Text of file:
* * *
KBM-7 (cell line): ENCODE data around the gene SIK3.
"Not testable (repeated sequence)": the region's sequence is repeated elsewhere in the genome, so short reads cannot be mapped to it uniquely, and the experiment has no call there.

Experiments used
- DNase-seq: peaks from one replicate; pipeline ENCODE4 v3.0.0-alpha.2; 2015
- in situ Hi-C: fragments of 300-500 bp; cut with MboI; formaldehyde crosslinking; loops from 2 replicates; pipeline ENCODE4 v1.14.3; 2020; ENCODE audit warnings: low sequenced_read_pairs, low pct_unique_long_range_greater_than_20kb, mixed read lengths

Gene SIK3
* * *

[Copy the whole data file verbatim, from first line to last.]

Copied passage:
KBM-7 (cell line): ENCODE data around the gene SIK3.
"Not testable (repeated sequence)": the region's sequence is repeated elsewhere in the genome, so short reads cannot be mapped to it uniquely, and the experiment has no call there.

Experiments used
- DNase-seq: peaks from one replicate; pipeline ENCODE4 v3.0.0-alpha.2; 2015
- in situ Hi-C: fragments of 300-500 bp; cut with MboI; formaldehyde crosslinking; loops from 2 replicates; pipeline ENCODE4 v1.14.3; 2020; ENCODE audit warnings: low sequenced_read_pairs, low pct_unique_long_range_greater_than_20kb, mixed read lengths

Gene SIK3